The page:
Why You Should Start on Your Taxes Sooner Than Later

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While it’s never a good idea to procrastinate on your taxes, this year it’s especially prudent to get a head start as your tax situation may be more complex than usual. Perhaps a job loss or job change landed you in a new income bracket, maybe you became a contract worker for the first time if you picked up a side gig, or maybe you collected unemployment income that you now owe taxes on. Even if your employment situation didn’t change, there are new tax stipulations in effect this year outlined in the CARES Act, the Families First Coronavirus Response Act and the Consolidated Appropriates Act that may affect your filing.

Find Out: What Are the 2020-2021 Federal Tax Brackets and Tax Rates?

“Believe it or not, there are more words in the IRS tax code than the Bible,” said Pam Krueger, founder and CEO of Wealthramp. “Taxes are always frustrating, but this year, in particular, will be challenging.”

Be Prepared: Tax Year Deadline Dates You Need To Know

Here are a few reasons filing taxes may be extra complicated for you this year.

You Received a Stimulus Payment

“You’ll need to report any stimulus payments you’ve received during 2020,” said Tim Yoder, tax and accounting analyst at FitSmallBusiness.com. “If you received the incorrect amount, any needed adjustments will be made on your 2020 tax return.”

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Read More: Are You Eligible for a Third Stimulus Check – and If So, When Will You Get Yours?

However, you do not need to pay taxes on any stimulus payments you received.

You Received Unemployment Compensation

“Unemployment benefits are taxable and must be reported on your federal income tax return,” Yoder said.

Although you may owe taxes on your unemployment income if they were not automatically deducted, if you lost your job, you may now qualify for new tax credits and deductions that you hadn’t in previous years.

Did You Know: All the New Numbers You Need To Know for Planning Ahead on Taxes

“The loss of income due to unemployment means that some households could qualify for the Child and Dependent Care Credit and the Earned Income Tax Credit,” said Michael Benninger, personal finance writer for Finder.

You Took an Early Distribution From a Retirement Account

“Normally, distributions from your retirement account are subject to a 10% penalty if taken prior to turning 59½ . However, premature distributions in 2020 are not subject to the 10% penalty if you or a family member has tested positive for COVID-19, or experienced a financial hardship related to COVID-19,” Yoder said. “A financial hardship is broadly defined to include many things, like being quarantined, laid-off, having your hours reduced or being unable to work because of a lack of available child care.”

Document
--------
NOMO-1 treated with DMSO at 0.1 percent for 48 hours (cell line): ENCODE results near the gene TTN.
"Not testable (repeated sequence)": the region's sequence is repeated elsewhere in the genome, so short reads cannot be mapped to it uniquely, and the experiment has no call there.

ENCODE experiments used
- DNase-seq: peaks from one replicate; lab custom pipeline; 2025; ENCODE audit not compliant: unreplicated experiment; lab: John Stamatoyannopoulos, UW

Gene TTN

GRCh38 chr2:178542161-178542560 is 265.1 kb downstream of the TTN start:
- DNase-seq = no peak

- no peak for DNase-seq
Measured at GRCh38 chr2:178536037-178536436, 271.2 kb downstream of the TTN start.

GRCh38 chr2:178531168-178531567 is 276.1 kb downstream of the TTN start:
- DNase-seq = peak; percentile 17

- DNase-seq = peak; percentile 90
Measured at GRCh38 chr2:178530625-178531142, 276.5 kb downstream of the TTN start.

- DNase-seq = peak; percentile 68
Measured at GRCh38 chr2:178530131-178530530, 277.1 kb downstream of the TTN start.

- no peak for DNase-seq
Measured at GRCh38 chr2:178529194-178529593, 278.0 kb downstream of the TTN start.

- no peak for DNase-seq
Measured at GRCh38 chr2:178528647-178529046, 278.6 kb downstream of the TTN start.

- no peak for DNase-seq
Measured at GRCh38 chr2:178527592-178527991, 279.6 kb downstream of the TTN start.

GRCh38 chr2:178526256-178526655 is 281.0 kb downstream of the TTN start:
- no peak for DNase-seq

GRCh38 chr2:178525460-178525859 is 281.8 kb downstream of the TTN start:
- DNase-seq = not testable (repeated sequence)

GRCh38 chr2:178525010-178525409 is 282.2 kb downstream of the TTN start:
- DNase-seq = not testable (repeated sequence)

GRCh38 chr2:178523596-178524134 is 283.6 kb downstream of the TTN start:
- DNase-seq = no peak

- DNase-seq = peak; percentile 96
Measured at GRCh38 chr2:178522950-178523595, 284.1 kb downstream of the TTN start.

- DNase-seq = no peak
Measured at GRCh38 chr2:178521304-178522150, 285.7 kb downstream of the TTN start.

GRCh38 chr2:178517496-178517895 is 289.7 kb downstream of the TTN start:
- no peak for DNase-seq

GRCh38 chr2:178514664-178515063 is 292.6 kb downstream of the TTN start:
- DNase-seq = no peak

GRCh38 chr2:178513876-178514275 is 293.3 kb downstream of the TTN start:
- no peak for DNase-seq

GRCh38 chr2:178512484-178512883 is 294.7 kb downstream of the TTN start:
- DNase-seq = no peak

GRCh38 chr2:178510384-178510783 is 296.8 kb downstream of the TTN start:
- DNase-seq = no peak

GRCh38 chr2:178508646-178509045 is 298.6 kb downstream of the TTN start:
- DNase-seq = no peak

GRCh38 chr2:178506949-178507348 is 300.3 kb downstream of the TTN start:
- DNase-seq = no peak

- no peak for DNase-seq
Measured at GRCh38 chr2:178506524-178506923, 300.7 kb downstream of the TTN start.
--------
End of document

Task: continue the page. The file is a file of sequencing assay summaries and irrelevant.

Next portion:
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Learn More: Here’s the Average IRS Tax Refund Amount

This applies to distributions up to $100,000. And while you don’t have to pay the early withdrawal penalty for tax year 2020, it’s important to note that that doesn’t mean the distribution itself is tax-free: “The exception is only for the penalty — any income from the distribution will be taxed as normal,” Yoder said.

You Became Self-Employed

If you’re one of the many Americans who turned to freelance and other self-employed opportunities during the pandemic, you need to understand the tax implications of this.

“You must pay both self-employment tax and income tax on your self-employed earnings,” Yoder said. “If you have self-employed income, there is a high likelihood of owing federal tax with your return, so prepare your return early to know what you’ll need to pay by April 15.”

How To Fill Out a W-4: A Complete Guide

Things may be even more complicated if you worked in different states over the course of 2020.

“If you left the big city to work remotely from a different state for a few months during the pandemic, you may end up having to file two separate 2020 tax returns — one for your home state and another for the state where you temporarily resided,” said Eric Bronnenkant, head of tax at Betterment.

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Filing Early Is Always a Good Idea

Even if none of the above applies to you, it’s still a good idea to get a head start on your taxes this year.

Read: How To Itemize Deductions Like a Tax Pro

“This is a complicated year to file taxes, which makes it even more likely that there may be small issues that delay your tax return,” Bronnenkant said. “Filing early gives you the time cushion you’ll need to correct any mistakes and still receive your tax return on time. Another reason to file your taxes as early as possible is to avoid falling victim to tax fraud. Unfortunately, thousands of taxpayers lose millions of dollars each year to fraudulent tax refunds, and these crimes tend to spike in times of economic stress, which we’re experiencing right now. The sooner that you file, the less risk you have that someone has illegally filed ahead of you.”

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Last updated: Feb. 23, 2021

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About the Author

Gabrielle joined GOBankingRates in 2017 and brings with her a decade of experience in the journalism industry. Before joining the team, she was a staff writer-reporter for People Magazine and People.com. Her work has also appeared on E! Online, Us Weekly, Patch, Sweety High and Discover Los Angeles, and she has been featured on “Good Morning America” as a celebrity news expert. 
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